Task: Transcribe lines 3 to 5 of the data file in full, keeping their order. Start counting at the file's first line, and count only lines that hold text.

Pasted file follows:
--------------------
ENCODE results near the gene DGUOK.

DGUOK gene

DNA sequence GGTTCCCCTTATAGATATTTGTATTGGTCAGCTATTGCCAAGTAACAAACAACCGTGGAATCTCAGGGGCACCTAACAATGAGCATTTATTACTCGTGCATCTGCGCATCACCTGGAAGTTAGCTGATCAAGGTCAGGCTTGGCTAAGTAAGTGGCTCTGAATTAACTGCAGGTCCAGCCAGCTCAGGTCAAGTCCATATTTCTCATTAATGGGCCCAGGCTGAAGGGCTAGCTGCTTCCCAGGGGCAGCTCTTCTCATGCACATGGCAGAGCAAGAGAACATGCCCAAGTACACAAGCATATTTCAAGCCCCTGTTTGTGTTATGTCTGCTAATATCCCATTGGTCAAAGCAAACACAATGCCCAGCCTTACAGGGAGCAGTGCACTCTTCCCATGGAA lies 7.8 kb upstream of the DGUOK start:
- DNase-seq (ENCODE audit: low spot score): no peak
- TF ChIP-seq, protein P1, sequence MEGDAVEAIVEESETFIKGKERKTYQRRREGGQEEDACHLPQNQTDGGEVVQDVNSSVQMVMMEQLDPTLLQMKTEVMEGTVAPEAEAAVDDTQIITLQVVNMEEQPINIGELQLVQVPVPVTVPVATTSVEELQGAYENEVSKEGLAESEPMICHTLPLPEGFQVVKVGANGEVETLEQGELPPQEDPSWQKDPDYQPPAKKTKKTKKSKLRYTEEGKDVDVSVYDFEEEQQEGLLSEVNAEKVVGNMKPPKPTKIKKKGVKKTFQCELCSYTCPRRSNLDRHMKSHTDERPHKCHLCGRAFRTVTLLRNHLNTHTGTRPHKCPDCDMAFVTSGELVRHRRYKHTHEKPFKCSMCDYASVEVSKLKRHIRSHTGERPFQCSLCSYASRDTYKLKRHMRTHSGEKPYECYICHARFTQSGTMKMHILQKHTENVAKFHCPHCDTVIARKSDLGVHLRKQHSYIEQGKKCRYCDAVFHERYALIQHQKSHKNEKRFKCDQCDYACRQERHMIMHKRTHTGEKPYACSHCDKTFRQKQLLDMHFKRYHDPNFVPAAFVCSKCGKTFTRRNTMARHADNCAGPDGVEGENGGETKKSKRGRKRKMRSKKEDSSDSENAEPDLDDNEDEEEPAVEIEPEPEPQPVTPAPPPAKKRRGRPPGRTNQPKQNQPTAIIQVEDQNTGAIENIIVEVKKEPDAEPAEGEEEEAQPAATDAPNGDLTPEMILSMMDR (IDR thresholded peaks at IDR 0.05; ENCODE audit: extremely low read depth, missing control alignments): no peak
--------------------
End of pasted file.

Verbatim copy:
DNA sequence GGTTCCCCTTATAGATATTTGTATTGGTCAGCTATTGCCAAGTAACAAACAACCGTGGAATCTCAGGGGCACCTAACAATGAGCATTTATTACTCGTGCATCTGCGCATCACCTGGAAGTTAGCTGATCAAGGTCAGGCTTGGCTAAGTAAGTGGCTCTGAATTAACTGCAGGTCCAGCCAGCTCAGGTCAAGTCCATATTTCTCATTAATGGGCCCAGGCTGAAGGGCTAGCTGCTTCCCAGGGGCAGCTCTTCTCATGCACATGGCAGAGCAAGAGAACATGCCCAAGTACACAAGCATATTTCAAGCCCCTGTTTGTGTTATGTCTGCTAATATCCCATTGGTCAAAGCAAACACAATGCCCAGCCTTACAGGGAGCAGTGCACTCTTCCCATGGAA lies 7.8 kb upstream of the DGUOK start:
- DNase-seq (ENCODE audit: low spot score): no peak
- TF ChIP-seq, protein P1, sequence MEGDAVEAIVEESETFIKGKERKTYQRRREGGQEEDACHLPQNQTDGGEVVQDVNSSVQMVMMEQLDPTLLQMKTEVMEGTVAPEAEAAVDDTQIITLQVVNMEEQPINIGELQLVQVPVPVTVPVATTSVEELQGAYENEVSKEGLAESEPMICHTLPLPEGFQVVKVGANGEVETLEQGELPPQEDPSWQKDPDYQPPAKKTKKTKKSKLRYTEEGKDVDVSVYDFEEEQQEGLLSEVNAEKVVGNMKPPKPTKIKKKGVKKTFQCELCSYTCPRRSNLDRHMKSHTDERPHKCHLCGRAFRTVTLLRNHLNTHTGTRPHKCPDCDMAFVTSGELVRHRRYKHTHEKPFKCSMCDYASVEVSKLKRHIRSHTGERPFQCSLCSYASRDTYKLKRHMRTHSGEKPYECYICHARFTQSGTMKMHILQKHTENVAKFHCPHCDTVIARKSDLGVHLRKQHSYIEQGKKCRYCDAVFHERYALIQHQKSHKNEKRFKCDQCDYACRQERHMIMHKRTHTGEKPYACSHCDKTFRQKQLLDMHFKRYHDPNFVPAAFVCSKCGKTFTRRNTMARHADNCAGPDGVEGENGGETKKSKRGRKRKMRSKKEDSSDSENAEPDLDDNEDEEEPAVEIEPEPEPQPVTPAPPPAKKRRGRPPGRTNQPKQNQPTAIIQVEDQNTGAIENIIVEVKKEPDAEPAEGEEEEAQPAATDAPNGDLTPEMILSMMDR (IDR thresholded peaks at IDR 0.05; ENCODE audit: extremely low read depth, missing control alignments): no peak